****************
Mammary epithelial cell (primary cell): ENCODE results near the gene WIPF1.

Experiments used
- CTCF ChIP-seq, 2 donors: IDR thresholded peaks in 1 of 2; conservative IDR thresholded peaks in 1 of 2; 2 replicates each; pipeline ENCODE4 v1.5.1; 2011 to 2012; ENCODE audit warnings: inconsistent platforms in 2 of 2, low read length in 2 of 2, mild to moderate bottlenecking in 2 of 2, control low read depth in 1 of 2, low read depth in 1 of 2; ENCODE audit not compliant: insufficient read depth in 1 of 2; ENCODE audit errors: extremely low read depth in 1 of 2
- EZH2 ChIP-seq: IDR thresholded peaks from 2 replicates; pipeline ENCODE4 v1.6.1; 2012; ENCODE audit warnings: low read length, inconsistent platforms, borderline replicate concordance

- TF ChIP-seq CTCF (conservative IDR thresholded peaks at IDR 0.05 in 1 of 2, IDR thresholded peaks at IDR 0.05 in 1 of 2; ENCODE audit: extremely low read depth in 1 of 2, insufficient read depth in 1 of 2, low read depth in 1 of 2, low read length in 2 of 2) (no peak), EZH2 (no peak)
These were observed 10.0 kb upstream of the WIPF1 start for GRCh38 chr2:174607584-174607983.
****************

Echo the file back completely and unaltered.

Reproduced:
Mammary epithelial cell (primary cell): ENCODE results near the gene WIPF1.

Experiments used
- CTCF ChIP-seq, 2 donors: IDR thresholded peaks in 1 of 2; conservative IDR thresholded peaks in 1 of 2; 2 replicates each; pipeline ENCODE4 v1.5.1; 2011 to 2012; ENCODE audit warnings: inconsistent platforms in 2 of 2, low read length in 2 of 2, mild to moderate bottlenecking in 2 of 2, control low read depth in 1 of 2, low read depth in 1 of 2; ENCODE audit not compliant: insufficient read depth in 1 of 2; ENCODE audit errors: extremely low read depth in 1 of 2
- EZH2 ChIP-seq: IDR thresholded peaks from 2 replicates; pipeline ENCODE4 v1.6.1; 2012; ENCODE audit warnings: low read length, inconsistent platforms, borderline replicate concordance

- TF ChIP-seq CTCF (conservative IDR thresholded peaks at IDR 0.05 in 1 of 2, IDR thresholded peaks at IDR 0.05 in 1 of 2; ENCODE audit: extremely low read depth in 1 of 2, insufficient read depth in 1 of 2, low read depth in 1 of 2, low read length in 2 of 2) (no peak), EZH2 (no peak)
These were observed 10.0 kb upstream of the WIPF1 start for GRCh38 chr2:174607584-174607983.